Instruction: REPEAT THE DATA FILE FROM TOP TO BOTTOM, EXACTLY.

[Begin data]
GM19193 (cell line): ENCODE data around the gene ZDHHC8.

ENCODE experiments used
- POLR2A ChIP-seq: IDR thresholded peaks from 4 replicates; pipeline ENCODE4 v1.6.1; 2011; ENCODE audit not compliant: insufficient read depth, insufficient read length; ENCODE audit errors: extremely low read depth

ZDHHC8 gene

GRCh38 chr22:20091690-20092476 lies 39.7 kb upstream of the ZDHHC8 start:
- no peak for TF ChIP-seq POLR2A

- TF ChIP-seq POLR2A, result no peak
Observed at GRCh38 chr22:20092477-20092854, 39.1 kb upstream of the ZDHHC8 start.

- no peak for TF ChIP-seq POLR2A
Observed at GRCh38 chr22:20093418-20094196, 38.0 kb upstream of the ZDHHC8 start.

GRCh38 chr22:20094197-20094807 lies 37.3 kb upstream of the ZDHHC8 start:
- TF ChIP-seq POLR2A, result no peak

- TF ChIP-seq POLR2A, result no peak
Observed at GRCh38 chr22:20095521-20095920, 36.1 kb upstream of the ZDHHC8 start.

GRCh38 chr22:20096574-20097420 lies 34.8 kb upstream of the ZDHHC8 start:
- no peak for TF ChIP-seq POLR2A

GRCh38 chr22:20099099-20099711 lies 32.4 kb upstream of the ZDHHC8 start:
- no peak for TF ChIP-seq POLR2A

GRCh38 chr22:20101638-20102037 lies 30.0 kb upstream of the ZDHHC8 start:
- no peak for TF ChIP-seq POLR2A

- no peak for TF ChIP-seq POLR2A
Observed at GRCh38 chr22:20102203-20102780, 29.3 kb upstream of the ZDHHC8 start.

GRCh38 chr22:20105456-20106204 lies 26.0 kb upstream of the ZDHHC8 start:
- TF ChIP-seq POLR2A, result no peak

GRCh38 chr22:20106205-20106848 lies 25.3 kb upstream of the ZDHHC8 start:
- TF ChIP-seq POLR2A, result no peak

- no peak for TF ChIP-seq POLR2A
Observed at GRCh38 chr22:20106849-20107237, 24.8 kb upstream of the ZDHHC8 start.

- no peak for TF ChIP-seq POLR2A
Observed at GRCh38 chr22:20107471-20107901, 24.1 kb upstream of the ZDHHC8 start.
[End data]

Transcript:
GM19193 (cell line): ENCODE data around the gene ZDHHC8.

ENCODE experiments used
- POLR2A ChIP-seq: IDR thresholded peaks from 4 replicates; pipeline ENCODE4 v1.6.1; 2011; ENCODE audit not compliant: insufficient read depth, insufficient read length; ENCODE audit errors: extremely low read depth

ZDHHC8 gene

GRCh38 chr22:20091690-20092476 lies 39.7 kb upstream of the ZDHHC8 start:
- no peak for TF ChIP-seq POLR2A

- TF ChIP-seq POLR2A, result no peak
Observed at GRCh38 chr22:20092477-20092854, 39.1 kb upstream of the ZDHHC8 start.

- no peak for TF ChIP-seq POLR2A
Observed at GRCh38 chr22:20093418-20094196, 38.0 kb upstream of the ZDHHC8 start.

GRCh38 chr22:20094197-20094807 lies 37.3 kb upstream of the ZDHHC8 start:
- TF ChIP-seq POLR2A, result no peak

- TF ChIP-seq POLR2A, result no peak
Observed at GRCh38 chr22:20095521-20095920, 36.1 kb upstream of the ZDHHC8 start.

GRCh38 chr22:20096574-20097420 lies 34.8 kb upstream of the ZDHHC8 start:
- no peak for TF ChIP-seq POLR2A

GRCh38 chr22:20099099-20099711 lies 32.4 kb upstream of the ZDHHC8 start:
- no peak for TF ChIP-seq POLR2A

GRCh38 chr22:20101638-20102037 lies 30.0 kb upstream of the ZDHHC8 start:
- no peak for TF ChIP-seq POLR2A

- no peak for TF ChIP-seq POLR2A
Observed at GRCh38 chr22:20102203-20102780, 29.3 kb upstream of the ZDHHC8 start.

GRCh38 chr22:20105456-20106204 lies 26.0 kb upstream of the ZDHHC8 start:
- TF ChIP-seq POLR2A, result no peak

GRCh38 chr22:20106205-20106848 lies 25.3 kb upstream of the ZDHHC8 start:
- TF ChIP-seq POLR2A, result no peak

- no peak for TF ChIP-seq POLR2A
Observed at GRCh38 chr22:20106849-20107237, 24.8 kb upstream of the ZDHHC8 start.

- no peak for TF ChIP-seq POLR2A
Observed at GRCh38 chr22:20107471-20107901, 24.1 kb upstream of the ZDHHC8 start.